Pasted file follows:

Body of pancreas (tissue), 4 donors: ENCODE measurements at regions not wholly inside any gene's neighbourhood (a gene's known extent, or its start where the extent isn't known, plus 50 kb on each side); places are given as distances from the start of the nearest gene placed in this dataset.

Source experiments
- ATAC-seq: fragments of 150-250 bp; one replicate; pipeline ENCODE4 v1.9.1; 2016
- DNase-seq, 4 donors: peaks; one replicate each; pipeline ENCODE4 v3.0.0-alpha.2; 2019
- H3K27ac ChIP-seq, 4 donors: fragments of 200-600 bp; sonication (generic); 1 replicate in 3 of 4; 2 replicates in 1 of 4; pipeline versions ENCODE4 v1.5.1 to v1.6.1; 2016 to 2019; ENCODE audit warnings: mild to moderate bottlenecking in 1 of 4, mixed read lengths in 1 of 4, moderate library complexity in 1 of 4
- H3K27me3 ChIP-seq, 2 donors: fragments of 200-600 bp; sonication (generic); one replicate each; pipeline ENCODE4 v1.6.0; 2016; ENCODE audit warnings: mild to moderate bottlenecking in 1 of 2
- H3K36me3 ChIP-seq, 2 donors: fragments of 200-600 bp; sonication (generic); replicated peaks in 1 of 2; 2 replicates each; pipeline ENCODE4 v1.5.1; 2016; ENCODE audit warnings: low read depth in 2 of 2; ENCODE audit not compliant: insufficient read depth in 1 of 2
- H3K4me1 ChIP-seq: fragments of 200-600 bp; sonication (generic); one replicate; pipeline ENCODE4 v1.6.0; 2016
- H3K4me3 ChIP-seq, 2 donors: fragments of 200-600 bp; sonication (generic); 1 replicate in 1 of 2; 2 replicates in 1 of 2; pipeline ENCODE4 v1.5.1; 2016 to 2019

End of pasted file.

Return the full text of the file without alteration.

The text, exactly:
Body of pancreas (tissue), 4 donors: ENCODE measurements at regions not wholly inside any gene's neighbourhood (a gene's known extent, or its start where the extent isn't known, plus 50 kb on each side); places are given as distances from the start of the nearest gene placed in this dataset.

Source experiments
- ATAC-seq: fragments of 150-250 bp; one replicate; pipeline ENCODE4 v1.9.1; 2016
- DNase-seq, 4 donors: peaks; one replicate each; pipeline ENCODE4 v3.0.0-alpha.2; 2019
- H3K27ac ChIP-seq, 4 donors: fragments of 200-600 bp; sonication (generic); 1 replicate in 3 of 4; 2 replicates in 1 of 4; pipeline versions ENCODE4 v1.5.1 to v1.6.1; 2016 to 2019; ENCODE audit warnings: mild to moderate bottlenecking in 1 of 4, mixed read lengths in 1 of 4, moderate library complexity in 1 of 4
- H3K27me3 ChIP-seq, 2 donors: fragments of 200-600 bp; sonication (generic); one replicate each; pipeline ENCODE4 v1.6.0; 2016; ENCODE audit warnings: mild to moderate bottlenecking in 1 of 2
- H3K36me3 ChIP-seq, 2 donors: fragments of 200-600 bp; sonication (generic); replicated peaks in 1 of 2; 2 replicates each; pipeline ENCODE4 v1.5.1; 2016; ENCODE audit warnings: low read depth in 2 of 2; ENCODE audit not compliant: insufficient read depth in 1 of 2
- H3K4me1 ChIP-seq: fragments of 200-600 bp; sonication (generic); one replicate; pipeline ENCODE4 v1.6.0; 2016
- H3K4me3 ChIP-seq, 2 donors: fragments of 200-600 bp; sonication (generic); 1 replicate in 1 of 2; 2 replicates in 1 of 2; pipeline ENCODE4 v1.5.1; 2016 to 2019